Nancy Pelosi Talks Chocolate Obsession

House Minority Leader Sen. Nancy Pelosi of Calif. arrives on the West Front of the Capitol in Washington, Monday, Jan. 21, 20
House Minority Leader Sen. Nancy Pelosi of Calif. arrives on the West Front of the Capitol in Washington, Monday, Jan. 21, 2013, for the Presidential Barack Obama's ceremonial swearing-in ceremony during the 57th Presidential Inauguration. (AP Photo/Win McNamee, Pool)

WASHINGTON -- For House Speaker John Boehner (R-Ohio), it's Merlot and Camel cigarettes. For vice presidential candidate Rep. Paul Ryan (R-Wis.), it's P90X. And for House Minority Leader Nancy Pelosi (D-Calif.), it's chocolate ice cream, chocolate bars, chocolate truffles, chocolate candy, chocolate cake, chocolate gelato and chocolate milkshakes.

Pelosi is completely addicted to chocolate. Dark chocolate, to be specific. Even if she exercised, which she doesn't, she'd eat it during her workout. Her husband got her a stationary bike once, and during the brief period that she actually used it, she ate pints of Ben & Jerry's chocolate ice cream the entire time.

"It's okay to eat ice cream while you're riding a bike," Pelosi told The Huffington Post during an interview earlier this month, adding that her favorite flavor is New York Super Fudge Chunk. "If you can't eat ice cream while you're doing it, why would you do it?"

Pelosi isn't your run-of-the-mill chocolate lover. She's obsessed with it -- "madly," even, in her words.

She scoffed when asked if she eats chocolate every day; she'd already had truffles, chocolate candy and a dark chocolate bar that day, and it wasn't even 4 p.m.

"I don't know what it is. But some call it dedication, some call it an addiction, others call it an affliction," Pelosi said. "I knew I loved my husband when I said I would give up chocolate for him. But I also knew he loved me because he'd never ask me to do such a thing."

Pelosi's obsession is well known on Capitol Hill. House Democrats surprised her with a chocolate cake on her 70th birthday, and her office is fully stocked with Ghiradelli chocolate bars, which are made in her San Francisco district.

Those stashes have come in handy during tough policy negotiations. During the 2009 health care debate, Pelosi confessed that she kept Ghirardelli chocolate squares strategically placed throughout her offices as she met with Democratic lawmakers to try to win their support on the bill. When the bill passed in March 2010, and she was asked how she made it through the yearlong slog, Pelosi replied, "Chocolate. Very, very dark chocolate."

When she's back in her district, Pelosi said she makes a point to get "all-around brown" milkshakes, which involve chocolate ice cream, chocolate syrup and chocolate milk. Some ice cream shops don't carry chocolate milk anymore, but she said she just makes up for it by "going heavy" on the syrup. That costs an extra $1.25, but apparently it's worth it.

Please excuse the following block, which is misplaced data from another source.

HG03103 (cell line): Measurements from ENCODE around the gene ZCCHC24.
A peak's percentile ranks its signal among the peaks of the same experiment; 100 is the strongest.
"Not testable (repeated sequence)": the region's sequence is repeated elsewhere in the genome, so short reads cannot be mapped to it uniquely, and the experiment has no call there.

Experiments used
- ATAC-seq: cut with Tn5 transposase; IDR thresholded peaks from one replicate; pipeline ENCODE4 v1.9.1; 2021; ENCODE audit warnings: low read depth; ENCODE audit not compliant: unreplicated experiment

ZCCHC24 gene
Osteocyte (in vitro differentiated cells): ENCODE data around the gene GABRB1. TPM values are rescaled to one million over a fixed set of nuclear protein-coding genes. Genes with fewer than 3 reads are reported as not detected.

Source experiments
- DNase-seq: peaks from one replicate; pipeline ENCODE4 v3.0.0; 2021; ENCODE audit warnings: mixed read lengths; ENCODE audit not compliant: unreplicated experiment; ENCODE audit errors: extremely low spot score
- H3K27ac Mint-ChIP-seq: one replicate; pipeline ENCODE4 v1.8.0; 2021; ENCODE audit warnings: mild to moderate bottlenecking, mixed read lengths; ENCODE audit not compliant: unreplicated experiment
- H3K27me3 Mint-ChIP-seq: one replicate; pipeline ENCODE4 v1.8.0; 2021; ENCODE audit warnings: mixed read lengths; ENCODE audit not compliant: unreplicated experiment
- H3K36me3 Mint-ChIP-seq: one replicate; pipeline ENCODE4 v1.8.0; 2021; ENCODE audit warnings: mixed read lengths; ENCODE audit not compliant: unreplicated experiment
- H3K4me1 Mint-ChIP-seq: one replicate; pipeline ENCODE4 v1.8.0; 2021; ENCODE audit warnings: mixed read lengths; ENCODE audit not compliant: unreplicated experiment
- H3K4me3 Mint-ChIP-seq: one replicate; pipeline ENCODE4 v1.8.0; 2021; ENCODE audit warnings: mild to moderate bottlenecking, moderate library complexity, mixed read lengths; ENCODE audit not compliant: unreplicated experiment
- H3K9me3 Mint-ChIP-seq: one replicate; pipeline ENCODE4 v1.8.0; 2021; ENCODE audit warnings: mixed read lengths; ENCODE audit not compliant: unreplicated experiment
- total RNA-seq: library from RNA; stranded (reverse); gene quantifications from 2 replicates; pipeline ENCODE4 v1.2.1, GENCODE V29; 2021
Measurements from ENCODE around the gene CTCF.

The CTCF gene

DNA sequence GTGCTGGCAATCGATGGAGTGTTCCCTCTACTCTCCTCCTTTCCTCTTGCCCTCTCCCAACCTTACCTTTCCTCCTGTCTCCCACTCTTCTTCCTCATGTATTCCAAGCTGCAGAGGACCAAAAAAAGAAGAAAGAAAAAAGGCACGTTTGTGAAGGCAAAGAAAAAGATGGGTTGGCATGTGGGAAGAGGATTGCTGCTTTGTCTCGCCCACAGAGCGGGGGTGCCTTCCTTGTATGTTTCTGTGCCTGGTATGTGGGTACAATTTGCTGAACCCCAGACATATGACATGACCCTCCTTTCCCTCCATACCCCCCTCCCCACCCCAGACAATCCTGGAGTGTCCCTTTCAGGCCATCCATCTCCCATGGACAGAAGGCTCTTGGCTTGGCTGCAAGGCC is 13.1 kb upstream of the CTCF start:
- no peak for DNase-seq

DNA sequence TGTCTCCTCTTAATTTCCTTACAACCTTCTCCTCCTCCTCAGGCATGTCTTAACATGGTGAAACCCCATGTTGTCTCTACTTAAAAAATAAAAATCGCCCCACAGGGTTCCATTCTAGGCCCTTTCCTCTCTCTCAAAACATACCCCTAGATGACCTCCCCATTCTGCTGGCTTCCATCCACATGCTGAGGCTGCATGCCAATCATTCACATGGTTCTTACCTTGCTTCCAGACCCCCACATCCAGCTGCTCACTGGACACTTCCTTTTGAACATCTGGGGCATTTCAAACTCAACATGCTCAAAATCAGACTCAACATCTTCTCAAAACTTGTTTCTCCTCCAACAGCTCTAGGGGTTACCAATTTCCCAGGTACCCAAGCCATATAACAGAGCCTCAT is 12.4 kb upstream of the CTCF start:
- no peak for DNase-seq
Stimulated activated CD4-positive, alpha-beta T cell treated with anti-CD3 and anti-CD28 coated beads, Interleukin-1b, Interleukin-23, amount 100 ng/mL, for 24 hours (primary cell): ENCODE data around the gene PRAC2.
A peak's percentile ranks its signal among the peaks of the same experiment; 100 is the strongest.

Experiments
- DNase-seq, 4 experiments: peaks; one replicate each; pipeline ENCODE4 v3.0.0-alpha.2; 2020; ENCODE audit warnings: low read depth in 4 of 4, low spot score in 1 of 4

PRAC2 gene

"Just live it up," she said. "Put it in there on the milkshakes."

Pelosi told tales of how chocolate has taken over her life, recalling the time she downed an entire pint of New York Super Fudge Chunk while her driver waited outside her door to take her to an event and the times she ate chocolate ice cream right before bed and woke up at 3 a.m. on a sugar high.

She also broke down her favorite types of chocolate globally. Best candy? Belgian chocolate. Best ice cream? The Netherlands, except when it comes to the best gelato. That honor goes to Italy.

At one point, an aide interrupted the interview and signaled that it was time to go, but Pelosi wasn't done yet.

"Nut and Chews," she said, naming her favorite chocolates from See's Candies, a San Francisco-based candy store. "Sometimes people come in and say, 'I know you like dark Nuts and Chews but I brought you an assortment.' And I'm like, 'What, so we could it eat together? Why did you bring me an assortment?' I want Nuts and Chews. Dark."

It just so happens that your Huffington Post reporter is also a dark chocolate fanatic, so during the interview, a subtle competition ensued. Pelosi's first strike: she'd never heard of Dagoba chocolate, a favorite of this reporter. HuffPost's first strike: the president never sent us chocolate on our birthday.

President Barack Obama gave Pelosi dark chocolate with sea salt on it for her birthday two years ago. "I think that's what they have at the White House, like in those little boxes," she said. "At the time I thought, oh, this is so great."

The interview eventually wrapped up, and Pelosi headed off to another event. But many hours later, when HuffPost was off the clock and at a bar, one of Pelosi's aides called with a message.

"Pelosi just called me," said the aide. "She wanted me to tell you someone brought her a Dagoba bar today. She loved it."



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